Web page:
The YsaSSModel class also contains a constructor with default value specified as part of the declaration. This will allow us to use optional and named arguments to instantiate the object. Please refer to listing 2.

Listing 2

public YsaSSModel(string xpath = "site", string xmlSource = "/YSASS/sites.xml", 
            int width = 728, int height = 95,
            bool autoPlay = true, bool showNavigation = true, 
            int delay_btw_slide = 10000, int fadeDuration = 2000,
            int cycles_before_stopping = 99,
            string btnPreviousImagePath = "/Content/ysaSS-images/previous.gif",
            string btnNextImagePath = "/Content/ysaSS-images/next.gif",
            string btnPlayImagePath = "/Content/ysaSS-images/play.gif",
            string btnPauseImagePath = "/Content/ysaSS-images/pause.gif")
        {
            XPath = xpath;
            XMLSource = xmlSource;
            Width = width;
            Height = height;
            AutoPlay = autoPlay;
            ShowNavigation = showNavigation;
            Delay_btw_slide = delay_btw_slide;
            FadeDuration = fadeDuration;
            Cycles_before_stopping = cycles_before_stopping;
            BtnPreviousImagePath = btnPreviousImagePath;
            BtnNextImagePath = btnNextImagePath;
            BtnPlayImagePath = btnPlayImagePath;
            BtnPauseImagePath = btnPauseImagePath;
            SSContainer = YsaSSHelper.CreateDiv(WrapperID);
            SSScript = YsaSSHelper.CreateScript(WrapperID, xmlSource, xpath, width, height, btnPreviousImagePath,
                btnPlayImagePath, btnNextImagePath, btnPauseImagePath, showNavigation, autoPlay,
                delay_btw_slide, cycles_before_stopping, fadeDuration);
        }
    }

Partial View/User Control

There are three lines in the user control page. The first line is the @model directive to reference YsaSSModel. The purpose of the second line is to render the Slideshow container and the last line is to render the JavaScript.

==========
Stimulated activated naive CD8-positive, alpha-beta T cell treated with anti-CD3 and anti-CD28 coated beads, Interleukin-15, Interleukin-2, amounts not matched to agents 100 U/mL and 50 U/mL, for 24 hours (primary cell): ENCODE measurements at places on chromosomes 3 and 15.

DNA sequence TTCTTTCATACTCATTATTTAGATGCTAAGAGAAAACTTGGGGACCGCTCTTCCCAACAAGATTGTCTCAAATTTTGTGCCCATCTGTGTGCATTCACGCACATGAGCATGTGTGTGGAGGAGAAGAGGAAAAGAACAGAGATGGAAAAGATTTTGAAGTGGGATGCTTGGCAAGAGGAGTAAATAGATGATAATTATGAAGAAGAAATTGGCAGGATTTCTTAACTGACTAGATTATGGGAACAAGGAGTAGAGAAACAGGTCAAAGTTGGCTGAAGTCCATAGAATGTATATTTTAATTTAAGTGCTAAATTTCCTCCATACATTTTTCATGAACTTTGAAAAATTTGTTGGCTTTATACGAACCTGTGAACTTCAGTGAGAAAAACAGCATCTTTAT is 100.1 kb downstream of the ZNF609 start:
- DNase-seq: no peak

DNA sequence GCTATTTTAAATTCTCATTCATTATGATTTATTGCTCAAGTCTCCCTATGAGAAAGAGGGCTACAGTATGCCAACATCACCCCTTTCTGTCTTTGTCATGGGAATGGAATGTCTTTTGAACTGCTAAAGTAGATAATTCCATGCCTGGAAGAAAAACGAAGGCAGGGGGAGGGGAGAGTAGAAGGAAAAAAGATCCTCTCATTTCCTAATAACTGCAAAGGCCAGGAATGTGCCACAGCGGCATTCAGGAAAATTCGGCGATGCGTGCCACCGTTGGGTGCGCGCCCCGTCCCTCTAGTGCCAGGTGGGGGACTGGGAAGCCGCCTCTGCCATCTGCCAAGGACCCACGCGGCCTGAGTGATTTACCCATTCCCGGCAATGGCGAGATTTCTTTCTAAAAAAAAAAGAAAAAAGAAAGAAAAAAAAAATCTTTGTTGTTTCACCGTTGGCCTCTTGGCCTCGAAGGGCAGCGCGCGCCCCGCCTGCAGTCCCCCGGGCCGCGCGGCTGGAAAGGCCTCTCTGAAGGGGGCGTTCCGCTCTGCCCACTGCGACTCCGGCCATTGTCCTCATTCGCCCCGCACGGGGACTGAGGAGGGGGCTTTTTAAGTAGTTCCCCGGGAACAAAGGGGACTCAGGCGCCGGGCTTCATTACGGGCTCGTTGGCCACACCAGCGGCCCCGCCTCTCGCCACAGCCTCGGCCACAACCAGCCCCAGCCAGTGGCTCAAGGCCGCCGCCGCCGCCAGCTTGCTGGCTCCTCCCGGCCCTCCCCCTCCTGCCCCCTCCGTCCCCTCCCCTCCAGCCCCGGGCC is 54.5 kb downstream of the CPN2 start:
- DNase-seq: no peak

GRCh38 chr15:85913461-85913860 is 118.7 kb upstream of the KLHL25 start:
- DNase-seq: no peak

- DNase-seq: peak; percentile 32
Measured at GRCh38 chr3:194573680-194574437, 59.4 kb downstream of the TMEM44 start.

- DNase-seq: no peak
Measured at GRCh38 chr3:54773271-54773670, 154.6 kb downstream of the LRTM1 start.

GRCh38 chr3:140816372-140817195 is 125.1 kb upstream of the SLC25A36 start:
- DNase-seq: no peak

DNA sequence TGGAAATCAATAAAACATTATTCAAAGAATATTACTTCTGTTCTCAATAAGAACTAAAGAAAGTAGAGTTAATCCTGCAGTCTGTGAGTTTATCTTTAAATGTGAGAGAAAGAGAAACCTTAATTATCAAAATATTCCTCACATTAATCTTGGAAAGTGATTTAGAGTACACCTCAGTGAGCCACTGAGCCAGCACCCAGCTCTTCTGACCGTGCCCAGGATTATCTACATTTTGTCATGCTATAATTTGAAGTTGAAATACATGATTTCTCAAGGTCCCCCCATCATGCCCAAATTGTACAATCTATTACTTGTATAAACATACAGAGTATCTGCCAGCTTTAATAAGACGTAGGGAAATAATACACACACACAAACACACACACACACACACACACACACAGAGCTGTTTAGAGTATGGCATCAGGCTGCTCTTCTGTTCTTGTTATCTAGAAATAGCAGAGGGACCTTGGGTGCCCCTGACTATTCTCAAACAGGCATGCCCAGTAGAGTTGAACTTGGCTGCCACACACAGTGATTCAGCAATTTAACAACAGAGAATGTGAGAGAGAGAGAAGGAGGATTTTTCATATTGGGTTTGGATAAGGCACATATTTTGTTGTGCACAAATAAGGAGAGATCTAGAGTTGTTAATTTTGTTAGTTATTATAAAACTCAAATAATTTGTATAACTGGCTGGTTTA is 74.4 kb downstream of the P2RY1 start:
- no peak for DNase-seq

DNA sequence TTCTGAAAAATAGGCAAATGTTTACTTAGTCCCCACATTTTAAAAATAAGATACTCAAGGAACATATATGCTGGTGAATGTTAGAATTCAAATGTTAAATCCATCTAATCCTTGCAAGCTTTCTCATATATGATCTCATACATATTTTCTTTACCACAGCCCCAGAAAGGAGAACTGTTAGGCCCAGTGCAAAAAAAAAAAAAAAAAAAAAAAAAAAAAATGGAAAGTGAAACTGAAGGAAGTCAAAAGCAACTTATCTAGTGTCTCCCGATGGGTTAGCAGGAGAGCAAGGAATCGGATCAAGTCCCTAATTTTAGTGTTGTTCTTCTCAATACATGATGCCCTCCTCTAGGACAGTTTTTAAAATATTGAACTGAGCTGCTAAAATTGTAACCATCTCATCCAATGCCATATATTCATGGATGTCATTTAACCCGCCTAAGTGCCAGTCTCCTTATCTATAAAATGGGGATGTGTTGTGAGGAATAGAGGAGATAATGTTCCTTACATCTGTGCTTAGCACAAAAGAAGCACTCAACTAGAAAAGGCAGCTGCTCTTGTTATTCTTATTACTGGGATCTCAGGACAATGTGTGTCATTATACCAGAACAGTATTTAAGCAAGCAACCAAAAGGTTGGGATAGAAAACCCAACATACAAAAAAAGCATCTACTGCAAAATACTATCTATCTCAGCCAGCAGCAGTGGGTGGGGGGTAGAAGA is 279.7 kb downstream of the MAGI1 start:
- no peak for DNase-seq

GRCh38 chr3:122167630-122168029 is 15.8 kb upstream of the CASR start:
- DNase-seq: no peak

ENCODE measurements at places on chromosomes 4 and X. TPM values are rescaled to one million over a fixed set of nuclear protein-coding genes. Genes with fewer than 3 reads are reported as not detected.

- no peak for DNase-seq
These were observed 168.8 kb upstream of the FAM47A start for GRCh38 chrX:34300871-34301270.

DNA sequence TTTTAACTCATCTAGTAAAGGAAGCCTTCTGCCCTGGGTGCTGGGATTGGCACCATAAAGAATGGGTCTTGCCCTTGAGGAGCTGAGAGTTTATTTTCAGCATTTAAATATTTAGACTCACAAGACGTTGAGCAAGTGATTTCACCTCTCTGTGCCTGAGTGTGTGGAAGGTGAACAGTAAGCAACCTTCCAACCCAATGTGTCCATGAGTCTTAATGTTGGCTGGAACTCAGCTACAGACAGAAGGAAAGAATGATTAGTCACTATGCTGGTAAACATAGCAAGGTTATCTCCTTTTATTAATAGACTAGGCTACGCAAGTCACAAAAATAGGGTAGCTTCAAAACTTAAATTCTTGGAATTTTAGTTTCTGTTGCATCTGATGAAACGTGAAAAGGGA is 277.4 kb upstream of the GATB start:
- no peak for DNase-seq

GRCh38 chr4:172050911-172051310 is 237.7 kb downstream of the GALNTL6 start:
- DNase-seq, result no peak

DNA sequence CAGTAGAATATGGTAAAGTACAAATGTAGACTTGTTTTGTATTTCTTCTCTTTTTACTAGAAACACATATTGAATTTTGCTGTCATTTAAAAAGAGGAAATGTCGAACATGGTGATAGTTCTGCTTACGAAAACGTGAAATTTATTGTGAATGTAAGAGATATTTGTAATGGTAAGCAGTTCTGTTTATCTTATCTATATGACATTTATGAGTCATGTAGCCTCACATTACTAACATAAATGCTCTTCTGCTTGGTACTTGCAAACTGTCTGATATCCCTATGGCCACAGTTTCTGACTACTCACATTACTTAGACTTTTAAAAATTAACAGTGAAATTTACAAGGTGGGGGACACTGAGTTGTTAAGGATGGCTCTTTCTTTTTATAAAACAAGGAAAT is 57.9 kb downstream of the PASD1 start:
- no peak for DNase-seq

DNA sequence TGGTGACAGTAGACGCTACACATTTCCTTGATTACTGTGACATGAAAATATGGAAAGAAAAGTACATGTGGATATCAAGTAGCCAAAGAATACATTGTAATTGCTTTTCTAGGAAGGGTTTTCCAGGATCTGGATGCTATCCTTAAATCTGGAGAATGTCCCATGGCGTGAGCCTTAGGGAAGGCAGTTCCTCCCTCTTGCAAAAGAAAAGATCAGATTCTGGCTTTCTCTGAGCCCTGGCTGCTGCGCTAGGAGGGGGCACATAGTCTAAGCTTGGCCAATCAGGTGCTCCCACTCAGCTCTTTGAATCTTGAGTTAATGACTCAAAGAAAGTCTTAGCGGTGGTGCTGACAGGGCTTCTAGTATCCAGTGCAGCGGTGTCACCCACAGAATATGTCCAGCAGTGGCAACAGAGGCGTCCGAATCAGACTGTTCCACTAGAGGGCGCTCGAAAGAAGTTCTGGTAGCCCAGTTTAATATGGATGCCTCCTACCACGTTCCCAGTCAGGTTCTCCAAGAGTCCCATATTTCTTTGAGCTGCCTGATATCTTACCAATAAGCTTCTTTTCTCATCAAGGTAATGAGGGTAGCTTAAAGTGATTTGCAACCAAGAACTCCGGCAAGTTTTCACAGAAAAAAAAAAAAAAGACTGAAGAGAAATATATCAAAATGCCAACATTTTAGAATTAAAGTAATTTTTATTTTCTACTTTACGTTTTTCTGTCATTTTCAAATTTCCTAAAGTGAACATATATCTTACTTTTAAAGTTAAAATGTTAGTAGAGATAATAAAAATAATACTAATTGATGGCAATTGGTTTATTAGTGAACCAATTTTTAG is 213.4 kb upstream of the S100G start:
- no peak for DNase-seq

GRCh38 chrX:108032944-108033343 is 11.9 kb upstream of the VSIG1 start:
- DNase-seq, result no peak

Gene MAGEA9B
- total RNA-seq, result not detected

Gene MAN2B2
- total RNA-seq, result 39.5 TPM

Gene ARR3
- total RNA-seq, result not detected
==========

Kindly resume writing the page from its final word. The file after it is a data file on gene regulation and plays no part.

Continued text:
Listing 3

@model MvcSlideShow.Models.YsaSSModel

@Html.Raw(@Model.SSContainer)
 
@Html.Raw(@Model.SSScript)

Controller

The controllers are very straight forward. Please refer to listing 3 for an example.

Listing 4

public ActionResult Example1() { return View(); }
public ActionResult Example2() { return View(); }
public ActionResult Example3() { return View(); }
…

Views

First thing we have to do before using the user control is to import the MvcSlideShow.Models namespace with @using keyword. Then use the Html.Partial helper to render the partial view named "YsaUserControls/_YsaSS" inline. We don’t have to specify the full path because the helper method will automatically assume that the partial view resides in the \Views\Shared\ folder. Example 1 demonstrates how to call the user control by passing the xmlSource, width, height and showNavigation named arguments to the model. Remember that the parameters default value was specified in the constructor. So, the parameters are optional, if none specify, the default value will be used instead. Last but not least, include the simplegallery.js JavaScript at the end of the view. Also make sure you have jQuery library on the page/master page.

Example 1

@using MvcSlideShow.Models

@Html.Partial("YsaUserControls/_YsaSS", new YsaSSModel(xmlSource: "/xml/sites.xml", width: 728,
                            height:90, showNavigation: false))

<script src="@Url.Content("~/Scripts/simplegallery.js")" type="text/javascript"></script>

More Example

@Html.Partial("YsaUserControls/_YsaSS", new YsaSSModel(xpath: "cat",
                            xmlSource: "/xml/Cats.xml", width: 448,
                        height:600))

@Html.Partial("YsaUserControls/_YsaSS", new YsaSSModel(xmlSource: "/xml/500x281.xml", 
                            width: 500, height:281, xpath: "site500x281", 
                            btnPauseImagePath:"/Content/YsaSS-images/pause2.png",